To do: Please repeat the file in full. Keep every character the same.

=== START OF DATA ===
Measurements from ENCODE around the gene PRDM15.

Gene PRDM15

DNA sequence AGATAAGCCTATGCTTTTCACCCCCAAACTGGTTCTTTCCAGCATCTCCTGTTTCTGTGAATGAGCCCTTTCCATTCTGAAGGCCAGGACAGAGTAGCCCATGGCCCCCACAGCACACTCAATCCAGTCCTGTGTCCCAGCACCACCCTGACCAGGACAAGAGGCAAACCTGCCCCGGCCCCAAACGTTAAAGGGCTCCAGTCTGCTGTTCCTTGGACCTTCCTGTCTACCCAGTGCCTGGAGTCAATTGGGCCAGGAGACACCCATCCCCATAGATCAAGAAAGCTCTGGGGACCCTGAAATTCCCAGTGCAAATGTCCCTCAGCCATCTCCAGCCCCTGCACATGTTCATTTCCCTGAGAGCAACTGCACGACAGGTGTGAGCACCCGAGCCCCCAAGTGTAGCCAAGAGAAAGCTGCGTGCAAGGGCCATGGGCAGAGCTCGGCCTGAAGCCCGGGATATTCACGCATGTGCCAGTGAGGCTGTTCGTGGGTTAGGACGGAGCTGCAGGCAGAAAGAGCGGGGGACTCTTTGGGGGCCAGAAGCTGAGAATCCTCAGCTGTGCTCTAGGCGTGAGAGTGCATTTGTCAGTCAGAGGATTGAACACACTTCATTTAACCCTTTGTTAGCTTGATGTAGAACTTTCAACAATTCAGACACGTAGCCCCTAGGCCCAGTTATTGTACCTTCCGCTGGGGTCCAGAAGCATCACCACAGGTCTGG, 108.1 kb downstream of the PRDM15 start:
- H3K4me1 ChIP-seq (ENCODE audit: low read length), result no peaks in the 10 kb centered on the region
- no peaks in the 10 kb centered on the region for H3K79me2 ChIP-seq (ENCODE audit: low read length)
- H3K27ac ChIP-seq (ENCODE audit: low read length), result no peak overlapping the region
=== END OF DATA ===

Measurements from ENCODE around the gene PRDM15.

Gene PRDM15

DNA sequence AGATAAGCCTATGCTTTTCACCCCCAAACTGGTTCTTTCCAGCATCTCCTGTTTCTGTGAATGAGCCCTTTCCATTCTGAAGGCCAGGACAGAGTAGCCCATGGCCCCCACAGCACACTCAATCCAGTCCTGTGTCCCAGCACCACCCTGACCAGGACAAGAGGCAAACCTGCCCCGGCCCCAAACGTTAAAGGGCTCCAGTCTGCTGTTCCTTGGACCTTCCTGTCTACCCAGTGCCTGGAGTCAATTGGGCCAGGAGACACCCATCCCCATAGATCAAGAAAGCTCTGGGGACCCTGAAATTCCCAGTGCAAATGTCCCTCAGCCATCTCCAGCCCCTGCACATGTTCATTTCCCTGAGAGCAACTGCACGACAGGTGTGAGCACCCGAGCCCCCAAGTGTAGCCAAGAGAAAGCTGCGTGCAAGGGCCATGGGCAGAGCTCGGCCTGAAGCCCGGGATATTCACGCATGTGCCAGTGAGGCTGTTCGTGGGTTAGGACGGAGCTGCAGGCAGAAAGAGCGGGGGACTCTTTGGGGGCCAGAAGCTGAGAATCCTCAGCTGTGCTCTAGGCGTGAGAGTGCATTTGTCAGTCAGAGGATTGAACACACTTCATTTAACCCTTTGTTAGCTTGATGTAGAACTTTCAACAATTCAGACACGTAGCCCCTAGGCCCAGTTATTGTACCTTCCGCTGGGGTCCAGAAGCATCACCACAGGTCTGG, 108.1 kb downstream of the PRDM15 start:
- H3K4me1 ChIP-seq (ENCODE audit: low read length), result no peaks in the 10 kb centered on the region
- no peaks in the 10 kb centered on the region for H3K79me2 ChIP-seq (ENCODE audit: low read length)
- H3K27ac ChIP-seq (ENCODE audit: low read length), result no peak overlapping the region